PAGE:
## 1. Introduction

[2] The breaking of ocean surface waves is an important mechanism for air-sea interaction and for controlling wave growth, yet field quantification of breaking is limited [*Banner and Peregrine*, 1993; *Melville*, 1996]. Lack of breaking quantification thus limits global air-sea exchange estimates and operational wave predictions [*Jensen et al.*, 2002]. Remote sensing is a promising approach to fill this data gap, but the extent to which remote signals can be related to dynamic quantities remains largely unknown. Here we use field observations to successfully validate a relationship between the distribution of breaking waves and the energy dissipation rate, and then examine the scale dependence of the breaking activity.

[3] *Phillips* [1985] introduced Λ(*c*), the distribution of total breaking crest lengths per unit area in bands of speed *c* + *dc*, defined by

where *L*_{total} is the average total length of breaking crests per unit area. The distribution is useful as a spectral description of wave-breaking kinematics, with potential extension to wave-breaking dynamics. In particular, the first moment of Λ(*c*) is directly equivalent to the breaking rate at a point,

Higher moments of Λ(*c*) are indirectly related to the dynamics. Since energy dissipation is proportional to *c*^{5} [*Duncan*, 1981], *Phillips* [1985] hypothesized that the total energy dissipation rate would be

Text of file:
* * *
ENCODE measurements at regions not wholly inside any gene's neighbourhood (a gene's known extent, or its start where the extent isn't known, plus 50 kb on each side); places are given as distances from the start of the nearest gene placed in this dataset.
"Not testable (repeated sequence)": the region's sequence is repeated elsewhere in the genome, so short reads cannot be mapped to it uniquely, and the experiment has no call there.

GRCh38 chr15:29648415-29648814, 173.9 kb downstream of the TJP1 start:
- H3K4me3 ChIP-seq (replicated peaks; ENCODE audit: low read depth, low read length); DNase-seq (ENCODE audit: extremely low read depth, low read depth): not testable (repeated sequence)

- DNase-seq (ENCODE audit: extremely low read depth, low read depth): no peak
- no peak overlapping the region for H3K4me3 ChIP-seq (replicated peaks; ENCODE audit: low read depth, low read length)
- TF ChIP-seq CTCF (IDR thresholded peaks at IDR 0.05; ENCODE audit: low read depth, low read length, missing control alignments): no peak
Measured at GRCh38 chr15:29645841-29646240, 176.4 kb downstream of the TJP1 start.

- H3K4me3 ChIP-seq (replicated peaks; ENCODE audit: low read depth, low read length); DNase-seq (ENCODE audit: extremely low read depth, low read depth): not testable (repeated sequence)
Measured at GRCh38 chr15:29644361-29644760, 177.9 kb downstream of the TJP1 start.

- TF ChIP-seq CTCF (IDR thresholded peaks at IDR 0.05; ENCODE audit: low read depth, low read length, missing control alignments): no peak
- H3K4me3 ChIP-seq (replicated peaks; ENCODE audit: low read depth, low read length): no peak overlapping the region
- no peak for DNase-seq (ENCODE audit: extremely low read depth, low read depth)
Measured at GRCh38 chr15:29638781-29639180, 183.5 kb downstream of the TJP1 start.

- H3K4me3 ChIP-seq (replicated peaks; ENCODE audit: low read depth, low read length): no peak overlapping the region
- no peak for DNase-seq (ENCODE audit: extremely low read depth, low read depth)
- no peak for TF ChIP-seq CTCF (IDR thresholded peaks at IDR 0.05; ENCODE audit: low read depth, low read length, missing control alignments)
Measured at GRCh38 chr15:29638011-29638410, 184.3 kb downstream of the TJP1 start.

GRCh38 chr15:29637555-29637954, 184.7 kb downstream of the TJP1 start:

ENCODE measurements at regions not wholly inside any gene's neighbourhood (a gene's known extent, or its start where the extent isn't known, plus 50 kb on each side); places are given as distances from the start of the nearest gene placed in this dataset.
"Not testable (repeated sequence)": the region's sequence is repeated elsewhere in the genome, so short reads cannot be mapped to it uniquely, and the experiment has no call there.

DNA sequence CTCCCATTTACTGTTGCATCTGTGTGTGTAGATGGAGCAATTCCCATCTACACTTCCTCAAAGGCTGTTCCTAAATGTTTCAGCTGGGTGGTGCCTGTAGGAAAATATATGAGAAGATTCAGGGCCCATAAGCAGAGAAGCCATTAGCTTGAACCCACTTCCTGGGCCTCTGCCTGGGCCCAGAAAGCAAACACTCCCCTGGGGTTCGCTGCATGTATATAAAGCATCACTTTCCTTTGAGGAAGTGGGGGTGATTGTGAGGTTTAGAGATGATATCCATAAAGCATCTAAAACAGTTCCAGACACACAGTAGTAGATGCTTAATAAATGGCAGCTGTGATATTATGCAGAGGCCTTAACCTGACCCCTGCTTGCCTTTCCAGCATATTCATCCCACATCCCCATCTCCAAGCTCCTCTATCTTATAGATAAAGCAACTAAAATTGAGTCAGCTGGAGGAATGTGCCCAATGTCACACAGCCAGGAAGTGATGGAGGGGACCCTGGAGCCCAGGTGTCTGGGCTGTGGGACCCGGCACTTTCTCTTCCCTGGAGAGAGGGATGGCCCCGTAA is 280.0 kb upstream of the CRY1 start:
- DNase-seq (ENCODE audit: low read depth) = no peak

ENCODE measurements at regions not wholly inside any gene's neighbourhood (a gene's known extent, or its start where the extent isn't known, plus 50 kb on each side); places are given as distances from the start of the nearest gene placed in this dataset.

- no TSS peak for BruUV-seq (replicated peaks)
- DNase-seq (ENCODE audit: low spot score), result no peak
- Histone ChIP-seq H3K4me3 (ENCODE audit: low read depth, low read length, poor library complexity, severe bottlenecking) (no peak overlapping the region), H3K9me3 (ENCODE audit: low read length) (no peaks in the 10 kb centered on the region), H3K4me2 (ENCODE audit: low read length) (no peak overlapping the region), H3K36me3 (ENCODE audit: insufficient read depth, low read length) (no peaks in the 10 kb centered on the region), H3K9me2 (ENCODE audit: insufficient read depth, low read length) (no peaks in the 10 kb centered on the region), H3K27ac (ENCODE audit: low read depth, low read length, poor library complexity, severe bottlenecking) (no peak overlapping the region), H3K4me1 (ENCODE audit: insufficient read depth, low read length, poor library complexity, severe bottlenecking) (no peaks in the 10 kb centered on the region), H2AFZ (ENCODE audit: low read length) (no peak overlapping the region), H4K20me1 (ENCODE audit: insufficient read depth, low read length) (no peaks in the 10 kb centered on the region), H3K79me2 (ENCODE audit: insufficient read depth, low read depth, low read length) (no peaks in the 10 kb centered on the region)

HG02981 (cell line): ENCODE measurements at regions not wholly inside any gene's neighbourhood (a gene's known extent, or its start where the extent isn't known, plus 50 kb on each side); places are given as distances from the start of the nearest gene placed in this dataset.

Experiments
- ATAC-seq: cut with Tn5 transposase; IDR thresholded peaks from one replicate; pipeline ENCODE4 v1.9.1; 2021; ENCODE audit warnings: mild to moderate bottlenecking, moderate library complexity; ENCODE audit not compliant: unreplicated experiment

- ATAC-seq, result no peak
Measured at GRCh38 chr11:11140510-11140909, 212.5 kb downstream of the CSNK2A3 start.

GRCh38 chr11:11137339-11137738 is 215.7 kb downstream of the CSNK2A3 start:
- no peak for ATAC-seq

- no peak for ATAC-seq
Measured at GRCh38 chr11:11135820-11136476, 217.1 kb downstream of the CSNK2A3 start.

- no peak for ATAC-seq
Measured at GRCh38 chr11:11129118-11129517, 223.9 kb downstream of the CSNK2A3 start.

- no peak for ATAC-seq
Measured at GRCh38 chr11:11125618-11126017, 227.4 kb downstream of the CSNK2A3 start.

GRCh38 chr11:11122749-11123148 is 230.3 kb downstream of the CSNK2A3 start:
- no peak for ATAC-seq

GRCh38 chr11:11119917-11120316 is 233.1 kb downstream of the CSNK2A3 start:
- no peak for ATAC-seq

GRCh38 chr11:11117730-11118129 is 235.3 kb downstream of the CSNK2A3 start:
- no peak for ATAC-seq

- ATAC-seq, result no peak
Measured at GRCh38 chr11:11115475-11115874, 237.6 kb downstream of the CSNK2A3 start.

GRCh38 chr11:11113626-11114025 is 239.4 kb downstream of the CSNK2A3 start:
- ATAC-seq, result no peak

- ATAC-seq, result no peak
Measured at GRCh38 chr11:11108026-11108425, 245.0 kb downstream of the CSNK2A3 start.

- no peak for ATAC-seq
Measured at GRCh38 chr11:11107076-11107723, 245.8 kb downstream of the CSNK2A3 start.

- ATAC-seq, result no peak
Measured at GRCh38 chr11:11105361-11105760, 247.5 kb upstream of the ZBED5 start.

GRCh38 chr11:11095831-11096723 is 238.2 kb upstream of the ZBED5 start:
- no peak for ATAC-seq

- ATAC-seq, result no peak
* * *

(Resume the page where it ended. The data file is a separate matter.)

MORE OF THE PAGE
where *g* is gravity, *ρ*_{w} is the density of water, and *b* is a numerical constant predicted to be small. This so-called “breaking parameter” *b* is necessary to complete the conceptual model of a breaking crest extracting a fraction of the available wave energy by exerting a stress on the front face of the wave (and against the background orbital motion). As detailed by *Gemmrich et al.* [2008], the breaking parameter *b* thus incorporates the wave slope, the density anomaly of the foam, the ratio of crest to wavelength, and the ratio of orbital velocity to phase speed.

[4] Practical application of Λ(*c*) observations requires in situ measurements of the dissipation rate to validate equation (3) and estimate the breaking parameter *b*, but such in situ measurements have been missing from previous Λ(*c*) studies [*Gemmrich et al.*, 2008; *Melville and Matusov*, 2002; *Phillips et al.*, 2001]. Rather, previous studies have compared *E*_{Λ} with the energy input by the wind [*Gemmrich et al.*, 1994; *Terray et al.*, 1996], assuming a local equilibrium between the wind input and the dissipation due to breaking. Published values for *b* vary from *O*(10^{−4}) [*Gemmrich et al.*, 2008] to *O*(10^{−2}) [*Melville and Matusov*, 2002]. Recent work by *Drazen et al.* [2008] reviews these values, as well as laboratory estimates, and incorporates new data to suggest that *b* is of order (2*ak*)^{5/2}, where *ak* is the wave steepness given by the wave amplitude *a* and wavenumber *k*.